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I've began to read about LR(k) parse table construction, and all texts explaining the algorithm for k > 0 suggest that the lookaheads should be calculated for every symbol before generating the item sets, then when all item sets are generated, the redundant ones should be merged to generate a minimal parse table.

Consider the following pseudo state/itemset construction routine:

  1. Start by assuming a state transition can be determined without lookaheads(k = 0)
  2. Calculate the entire itemset for the current state
  3. Try to determine the current state action:
    • If there's only one item in the set and it has consumed all input(marker to the right of the rhs, the action is reduce to the lhs of the item.
    • If every item in the set expects an input, the action is to shift and go to the next state
    • If some items expect input and some don't this is a shift/reduce conflict
    • If two or more items with different lhs reached end of input, this is a reduce /reduce conflict. If one of the last two cases occurred, it means we need to look ahead before deciding the state action. Increase k by 1 and go back to step 2.
  4. If the action is to shift, proceed to create the follow up states by simulating combinations of inputs(and lookaheads if k > 0) and going back to step 1 for each new state.

Would it be possible/viable to construct tables for arbitrary LR(k) grammars using the above steps? If not, what am I missing?

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You can't "compute the itemset for the current state". States aren't picked off trees; they are computed. In a very real sense, the state and its itemset/lookahead are indistinguishable. – rici Oct 19 '13 at 0:10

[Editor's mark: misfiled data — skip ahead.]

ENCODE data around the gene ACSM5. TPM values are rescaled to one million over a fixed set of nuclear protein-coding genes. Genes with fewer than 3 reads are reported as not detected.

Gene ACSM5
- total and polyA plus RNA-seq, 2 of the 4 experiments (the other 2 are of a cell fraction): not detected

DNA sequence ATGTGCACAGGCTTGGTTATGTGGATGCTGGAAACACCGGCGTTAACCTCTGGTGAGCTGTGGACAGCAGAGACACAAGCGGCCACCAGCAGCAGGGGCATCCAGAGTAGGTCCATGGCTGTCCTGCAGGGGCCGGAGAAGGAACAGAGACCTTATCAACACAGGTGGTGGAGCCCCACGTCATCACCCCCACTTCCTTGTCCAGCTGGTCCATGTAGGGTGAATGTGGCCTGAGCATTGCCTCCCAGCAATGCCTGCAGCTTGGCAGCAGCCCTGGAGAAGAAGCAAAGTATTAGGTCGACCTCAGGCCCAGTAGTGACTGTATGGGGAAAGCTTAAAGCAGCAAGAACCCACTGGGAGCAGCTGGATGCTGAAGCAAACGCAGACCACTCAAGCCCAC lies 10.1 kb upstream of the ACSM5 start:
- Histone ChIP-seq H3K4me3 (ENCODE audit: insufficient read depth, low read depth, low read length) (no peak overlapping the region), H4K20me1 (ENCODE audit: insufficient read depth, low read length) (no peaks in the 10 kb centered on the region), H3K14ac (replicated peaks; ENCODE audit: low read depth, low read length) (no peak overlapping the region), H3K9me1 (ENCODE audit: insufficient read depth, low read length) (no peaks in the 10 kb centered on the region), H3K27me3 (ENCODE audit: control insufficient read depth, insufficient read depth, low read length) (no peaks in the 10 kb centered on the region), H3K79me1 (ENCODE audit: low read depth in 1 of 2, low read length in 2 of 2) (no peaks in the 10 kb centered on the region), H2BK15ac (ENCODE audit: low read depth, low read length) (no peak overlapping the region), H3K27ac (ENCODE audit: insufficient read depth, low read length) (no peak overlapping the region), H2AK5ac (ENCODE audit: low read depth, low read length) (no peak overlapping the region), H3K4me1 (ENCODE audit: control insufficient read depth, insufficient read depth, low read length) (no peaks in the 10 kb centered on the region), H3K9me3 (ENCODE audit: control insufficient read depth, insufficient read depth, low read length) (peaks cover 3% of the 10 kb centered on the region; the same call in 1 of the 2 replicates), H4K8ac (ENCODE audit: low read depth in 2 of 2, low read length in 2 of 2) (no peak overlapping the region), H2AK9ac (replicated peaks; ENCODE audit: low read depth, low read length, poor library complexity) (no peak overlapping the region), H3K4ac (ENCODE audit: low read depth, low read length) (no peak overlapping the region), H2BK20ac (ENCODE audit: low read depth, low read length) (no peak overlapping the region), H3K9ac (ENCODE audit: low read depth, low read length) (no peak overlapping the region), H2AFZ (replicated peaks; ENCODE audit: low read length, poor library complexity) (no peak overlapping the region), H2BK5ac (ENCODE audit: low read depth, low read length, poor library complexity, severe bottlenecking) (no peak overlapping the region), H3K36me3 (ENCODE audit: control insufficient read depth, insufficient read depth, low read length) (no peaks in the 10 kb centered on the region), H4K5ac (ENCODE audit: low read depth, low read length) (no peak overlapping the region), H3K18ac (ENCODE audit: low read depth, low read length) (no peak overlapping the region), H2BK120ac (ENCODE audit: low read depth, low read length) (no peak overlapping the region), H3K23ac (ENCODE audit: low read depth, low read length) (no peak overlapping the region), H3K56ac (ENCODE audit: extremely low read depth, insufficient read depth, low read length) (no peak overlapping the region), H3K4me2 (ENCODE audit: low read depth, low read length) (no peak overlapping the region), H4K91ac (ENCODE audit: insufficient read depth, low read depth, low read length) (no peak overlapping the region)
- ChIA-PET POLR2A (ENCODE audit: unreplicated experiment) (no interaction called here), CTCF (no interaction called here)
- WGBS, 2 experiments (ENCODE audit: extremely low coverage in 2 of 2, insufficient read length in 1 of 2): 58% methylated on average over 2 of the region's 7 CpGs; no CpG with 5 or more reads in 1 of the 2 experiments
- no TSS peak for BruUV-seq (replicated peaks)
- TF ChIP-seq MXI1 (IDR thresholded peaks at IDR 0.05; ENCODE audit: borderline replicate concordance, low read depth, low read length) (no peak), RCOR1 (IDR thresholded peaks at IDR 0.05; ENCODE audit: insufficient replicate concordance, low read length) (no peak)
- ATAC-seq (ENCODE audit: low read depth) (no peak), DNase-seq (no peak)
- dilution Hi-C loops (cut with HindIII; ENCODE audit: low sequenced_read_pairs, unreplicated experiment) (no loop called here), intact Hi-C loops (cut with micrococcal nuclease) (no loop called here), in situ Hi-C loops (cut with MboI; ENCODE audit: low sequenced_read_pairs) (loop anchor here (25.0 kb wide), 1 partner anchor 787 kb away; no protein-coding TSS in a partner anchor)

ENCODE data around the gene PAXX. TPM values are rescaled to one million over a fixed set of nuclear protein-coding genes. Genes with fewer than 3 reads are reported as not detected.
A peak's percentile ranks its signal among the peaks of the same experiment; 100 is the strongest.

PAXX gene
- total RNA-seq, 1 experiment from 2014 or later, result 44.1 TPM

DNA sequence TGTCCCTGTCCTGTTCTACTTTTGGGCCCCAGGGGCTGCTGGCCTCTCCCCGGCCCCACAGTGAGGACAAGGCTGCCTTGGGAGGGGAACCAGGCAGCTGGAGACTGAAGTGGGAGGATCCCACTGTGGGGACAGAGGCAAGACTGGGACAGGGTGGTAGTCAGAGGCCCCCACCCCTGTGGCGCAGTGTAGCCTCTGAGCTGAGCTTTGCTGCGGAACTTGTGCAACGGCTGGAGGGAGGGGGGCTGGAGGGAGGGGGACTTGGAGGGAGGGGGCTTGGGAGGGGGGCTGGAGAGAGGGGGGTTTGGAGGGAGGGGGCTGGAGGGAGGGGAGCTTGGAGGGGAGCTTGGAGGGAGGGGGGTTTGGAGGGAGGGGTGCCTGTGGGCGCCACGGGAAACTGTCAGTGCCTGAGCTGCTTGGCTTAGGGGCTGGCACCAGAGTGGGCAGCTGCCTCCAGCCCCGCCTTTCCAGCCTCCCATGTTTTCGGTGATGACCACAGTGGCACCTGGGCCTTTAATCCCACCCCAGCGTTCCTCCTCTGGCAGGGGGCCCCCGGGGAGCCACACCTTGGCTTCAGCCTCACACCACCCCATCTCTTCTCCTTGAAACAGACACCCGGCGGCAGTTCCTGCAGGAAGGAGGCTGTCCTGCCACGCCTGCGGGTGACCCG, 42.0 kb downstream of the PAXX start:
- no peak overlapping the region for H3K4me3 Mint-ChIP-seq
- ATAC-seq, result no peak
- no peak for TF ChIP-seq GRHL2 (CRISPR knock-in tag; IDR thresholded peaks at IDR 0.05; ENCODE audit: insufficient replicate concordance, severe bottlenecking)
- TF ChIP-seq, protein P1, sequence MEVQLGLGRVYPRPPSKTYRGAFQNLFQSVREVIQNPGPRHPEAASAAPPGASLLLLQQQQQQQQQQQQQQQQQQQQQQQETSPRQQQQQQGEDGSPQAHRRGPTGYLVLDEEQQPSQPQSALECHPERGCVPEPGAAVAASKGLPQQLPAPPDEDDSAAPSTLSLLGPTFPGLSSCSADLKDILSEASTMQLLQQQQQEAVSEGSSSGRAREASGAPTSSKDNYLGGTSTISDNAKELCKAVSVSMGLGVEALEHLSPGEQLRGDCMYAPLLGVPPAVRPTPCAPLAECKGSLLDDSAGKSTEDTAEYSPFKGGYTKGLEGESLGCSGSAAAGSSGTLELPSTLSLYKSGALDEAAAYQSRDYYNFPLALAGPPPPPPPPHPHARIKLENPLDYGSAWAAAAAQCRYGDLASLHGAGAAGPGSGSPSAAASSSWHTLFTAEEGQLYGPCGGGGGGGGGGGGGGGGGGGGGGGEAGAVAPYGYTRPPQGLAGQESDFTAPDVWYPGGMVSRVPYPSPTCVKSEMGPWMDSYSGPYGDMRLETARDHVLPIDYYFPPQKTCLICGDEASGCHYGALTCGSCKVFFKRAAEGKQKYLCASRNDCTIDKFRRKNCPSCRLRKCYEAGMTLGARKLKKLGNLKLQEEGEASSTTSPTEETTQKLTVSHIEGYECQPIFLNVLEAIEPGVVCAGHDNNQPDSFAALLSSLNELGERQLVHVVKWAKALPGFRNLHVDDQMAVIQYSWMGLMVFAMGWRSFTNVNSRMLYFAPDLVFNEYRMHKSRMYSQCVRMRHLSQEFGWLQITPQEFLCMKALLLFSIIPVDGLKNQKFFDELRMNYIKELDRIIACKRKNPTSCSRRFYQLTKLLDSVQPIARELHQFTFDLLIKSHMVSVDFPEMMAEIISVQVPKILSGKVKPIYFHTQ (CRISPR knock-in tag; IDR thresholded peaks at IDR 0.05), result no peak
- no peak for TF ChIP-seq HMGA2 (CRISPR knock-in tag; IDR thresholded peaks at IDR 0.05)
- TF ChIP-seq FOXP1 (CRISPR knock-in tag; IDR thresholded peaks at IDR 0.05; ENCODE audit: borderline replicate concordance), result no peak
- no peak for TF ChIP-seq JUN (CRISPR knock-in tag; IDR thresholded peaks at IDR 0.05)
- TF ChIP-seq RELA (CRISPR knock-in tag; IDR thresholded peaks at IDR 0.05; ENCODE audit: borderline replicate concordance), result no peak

Thats just the way I'm thinking on how to calculate the states: beginning with the start rule, compute its itemset and transitions(if any) at the same time. Thats what I meant by the 'current state': at this point you know almost everything about the state), all you need is to compute its follow-up states recursively using the current itemset then associate the transitions – Thiago de Arruda Oct 19 '13 at 10:06
I think if you continue with this line of thought, you will rediscover some variety of chart parsing, or perhaps glr parsing. These are powerful techniques, which are once again becoming popular. I'm sure there are still discoveries to be made so I encourage you to continue, but it's more a question for than stackoverflow. – rici Oct 19 '13 at 16:16

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